Lithium-ion cheapest way to store electricity ‘by 2050’

Lithium-ion batteries will be the cheapest way to store electricity by 2050, according to a new study.

The new research, published this week in Joule by researchers at Imperial College London, calculates the future cost of storing energy with different technologies, including large-scale batteries and pumped-storage hydroelectricity.

Their findings revealed that lithium-ion has the lowest ‘levelized cost of storage’ – which is the full costs of storing energy including investment, operation and charging cost, as well as technology lifetime, efficiency and performance degradation.

Lead researcher Oliver Schmidt, from the Grantham Institute and the Centre for Environmental Policy at Imperial, said: ‘Our model is the first to project full energy storage costs into the future, allowing predictions of which technology will be most competitive in a particular application at a particular time.’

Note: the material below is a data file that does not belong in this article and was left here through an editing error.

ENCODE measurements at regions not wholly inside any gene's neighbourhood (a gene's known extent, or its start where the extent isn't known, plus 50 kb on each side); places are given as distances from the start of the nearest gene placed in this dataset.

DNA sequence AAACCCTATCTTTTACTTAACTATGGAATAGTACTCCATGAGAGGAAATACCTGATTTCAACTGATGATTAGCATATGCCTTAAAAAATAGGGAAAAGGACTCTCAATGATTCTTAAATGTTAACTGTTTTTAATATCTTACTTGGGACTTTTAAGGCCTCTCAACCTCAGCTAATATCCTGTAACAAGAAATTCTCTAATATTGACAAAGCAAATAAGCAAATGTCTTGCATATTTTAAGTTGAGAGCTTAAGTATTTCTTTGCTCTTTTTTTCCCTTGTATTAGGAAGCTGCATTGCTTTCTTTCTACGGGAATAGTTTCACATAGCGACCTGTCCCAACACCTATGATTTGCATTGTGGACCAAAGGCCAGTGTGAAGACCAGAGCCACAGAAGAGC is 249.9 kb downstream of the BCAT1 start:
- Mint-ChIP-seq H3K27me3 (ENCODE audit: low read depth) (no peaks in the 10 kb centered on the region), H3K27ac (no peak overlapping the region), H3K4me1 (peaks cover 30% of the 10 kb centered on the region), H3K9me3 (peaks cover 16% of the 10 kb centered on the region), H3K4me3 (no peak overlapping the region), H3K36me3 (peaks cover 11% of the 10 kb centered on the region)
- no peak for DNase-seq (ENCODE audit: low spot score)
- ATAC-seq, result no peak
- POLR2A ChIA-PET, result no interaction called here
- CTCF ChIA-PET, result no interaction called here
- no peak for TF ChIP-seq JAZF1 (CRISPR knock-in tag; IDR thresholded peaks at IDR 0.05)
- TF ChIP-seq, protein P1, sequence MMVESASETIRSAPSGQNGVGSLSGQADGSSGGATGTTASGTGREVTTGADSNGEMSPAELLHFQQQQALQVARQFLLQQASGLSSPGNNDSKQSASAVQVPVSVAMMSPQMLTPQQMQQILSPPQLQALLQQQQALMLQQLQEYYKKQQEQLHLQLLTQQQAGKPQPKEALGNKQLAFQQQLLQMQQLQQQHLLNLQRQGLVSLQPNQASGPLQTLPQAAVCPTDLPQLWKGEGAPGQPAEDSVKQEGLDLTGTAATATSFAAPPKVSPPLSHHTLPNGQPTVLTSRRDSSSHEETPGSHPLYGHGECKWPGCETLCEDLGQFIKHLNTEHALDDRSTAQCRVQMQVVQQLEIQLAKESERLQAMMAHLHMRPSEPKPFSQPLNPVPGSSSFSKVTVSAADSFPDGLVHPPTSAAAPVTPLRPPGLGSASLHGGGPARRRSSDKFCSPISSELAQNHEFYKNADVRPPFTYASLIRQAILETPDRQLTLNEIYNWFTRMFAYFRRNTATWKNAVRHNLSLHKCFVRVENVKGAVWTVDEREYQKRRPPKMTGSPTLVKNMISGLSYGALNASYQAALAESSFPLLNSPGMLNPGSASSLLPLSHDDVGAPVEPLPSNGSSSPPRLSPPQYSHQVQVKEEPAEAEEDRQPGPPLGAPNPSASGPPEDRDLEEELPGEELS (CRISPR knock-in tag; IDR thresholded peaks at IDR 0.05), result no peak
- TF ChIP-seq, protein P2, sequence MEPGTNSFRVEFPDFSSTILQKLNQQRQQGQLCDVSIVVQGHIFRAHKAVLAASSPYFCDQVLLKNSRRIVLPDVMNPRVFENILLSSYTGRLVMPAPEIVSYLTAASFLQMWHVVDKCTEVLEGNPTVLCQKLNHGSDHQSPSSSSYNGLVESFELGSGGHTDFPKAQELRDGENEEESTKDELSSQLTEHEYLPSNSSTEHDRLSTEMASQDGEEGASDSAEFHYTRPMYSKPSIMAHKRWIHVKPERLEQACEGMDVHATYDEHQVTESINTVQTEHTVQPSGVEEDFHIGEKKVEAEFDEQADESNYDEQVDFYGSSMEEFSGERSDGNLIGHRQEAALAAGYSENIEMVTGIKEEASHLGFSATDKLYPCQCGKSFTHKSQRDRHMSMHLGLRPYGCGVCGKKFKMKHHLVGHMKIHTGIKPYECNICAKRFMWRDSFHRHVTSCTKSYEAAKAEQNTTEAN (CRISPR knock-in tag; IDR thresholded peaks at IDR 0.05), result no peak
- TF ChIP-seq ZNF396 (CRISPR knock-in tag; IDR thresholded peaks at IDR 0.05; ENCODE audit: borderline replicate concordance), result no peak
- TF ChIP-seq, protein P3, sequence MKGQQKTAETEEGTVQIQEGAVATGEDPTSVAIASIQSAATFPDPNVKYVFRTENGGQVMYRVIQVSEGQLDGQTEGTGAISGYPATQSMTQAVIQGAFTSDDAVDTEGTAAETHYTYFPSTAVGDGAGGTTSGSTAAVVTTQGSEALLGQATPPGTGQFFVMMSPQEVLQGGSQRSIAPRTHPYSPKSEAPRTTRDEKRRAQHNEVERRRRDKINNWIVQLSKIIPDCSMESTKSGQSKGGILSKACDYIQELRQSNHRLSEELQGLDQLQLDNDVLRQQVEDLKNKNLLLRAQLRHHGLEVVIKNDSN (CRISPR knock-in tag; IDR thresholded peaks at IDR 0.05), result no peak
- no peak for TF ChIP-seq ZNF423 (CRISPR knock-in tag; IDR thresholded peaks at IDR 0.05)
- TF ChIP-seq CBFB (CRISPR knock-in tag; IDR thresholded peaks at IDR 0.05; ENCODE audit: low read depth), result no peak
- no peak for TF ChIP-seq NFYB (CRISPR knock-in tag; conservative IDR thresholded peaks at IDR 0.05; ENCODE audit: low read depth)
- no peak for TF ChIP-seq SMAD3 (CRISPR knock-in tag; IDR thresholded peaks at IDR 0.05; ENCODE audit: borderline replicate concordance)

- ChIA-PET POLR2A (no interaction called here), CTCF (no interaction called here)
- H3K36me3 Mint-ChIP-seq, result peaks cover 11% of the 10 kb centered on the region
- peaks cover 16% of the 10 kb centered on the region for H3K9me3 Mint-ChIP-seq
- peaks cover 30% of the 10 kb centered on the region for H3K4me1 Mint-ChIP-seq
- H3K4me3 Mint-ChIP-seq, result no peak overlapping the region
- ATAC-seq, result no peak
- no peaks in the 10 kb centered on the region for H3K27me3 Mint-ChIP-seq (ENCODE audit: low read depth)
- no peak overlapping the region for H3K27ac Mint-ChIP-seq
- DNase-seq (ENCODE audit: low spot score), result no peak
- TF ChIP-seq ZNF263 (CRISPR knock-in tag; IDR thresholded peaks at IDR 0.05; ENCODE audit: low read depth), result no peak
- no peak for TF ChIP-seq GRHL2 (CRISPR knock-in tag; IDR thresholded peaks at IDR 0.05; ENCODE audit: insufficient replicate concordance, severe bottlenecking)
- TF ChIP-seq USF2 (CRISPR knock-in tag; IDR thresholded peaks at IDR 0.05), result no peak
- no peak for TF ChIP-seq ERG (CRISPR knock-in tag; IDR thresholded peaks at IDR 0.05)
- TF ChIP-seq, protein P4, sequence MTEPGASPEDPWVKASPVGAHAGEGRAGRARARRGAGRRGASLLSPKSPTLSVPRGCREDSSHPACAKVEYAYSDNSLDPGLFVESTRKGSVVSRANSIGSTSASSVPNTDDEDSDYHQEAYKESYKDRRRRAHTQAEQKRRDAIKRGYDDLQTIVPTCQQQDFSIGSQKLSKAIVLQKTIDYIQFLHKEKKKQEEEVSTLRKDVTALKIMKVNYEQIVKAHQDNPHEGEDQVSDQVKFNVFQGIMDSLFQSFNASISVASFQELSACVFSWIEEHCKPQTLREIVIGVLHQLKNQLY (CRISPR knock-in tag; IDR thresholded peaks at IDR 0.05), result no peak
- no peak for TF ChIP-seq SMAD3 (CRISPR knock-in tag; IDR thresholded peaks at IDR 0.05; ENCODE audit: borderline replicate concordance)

Their model shows that at present, the cheapest energy storage mechanism is pumped-storage hydroelectricity, where water is pumped to a higher elevation with spare energy, then released to harvest the energy when needed.

However, as time progresses, pumped-storage hydroelectricity costs do not decrease, whereas lithium-ion battery costs come down, making them the cheapest options for most applications from 2030.

Schmidt added: ‘Our projections show that lithium-ion technologies will see a rapid decline in costs over the next couple of decades. This is driven mainly by the fact that lithium-ion is manufactured at scale.

‘The resulting reduction in initial investment costs is more significant than for other newer technologies such as flow batteries and flywheels, potentially outcompeting any performance advantages of these newer technologies.’

Dr Iain Staffell, senior author on the paper from the Centre from Environmental Policy, said: ‘We have found that lithium-ion batteries are following in the footsteps of crystalline silicon solar panels.

‘First-generation solar cells were high performance but very expensive, so cheaper second- and third-generation designs were developed to supersede them. However, sheer economies of scale mean these first-generation panels now cannot be beaten on price.’

The team at Imperial College have made their model open access, allowing consumers, academics, industry and policymakers to run their own simulations with the data for specific applications.


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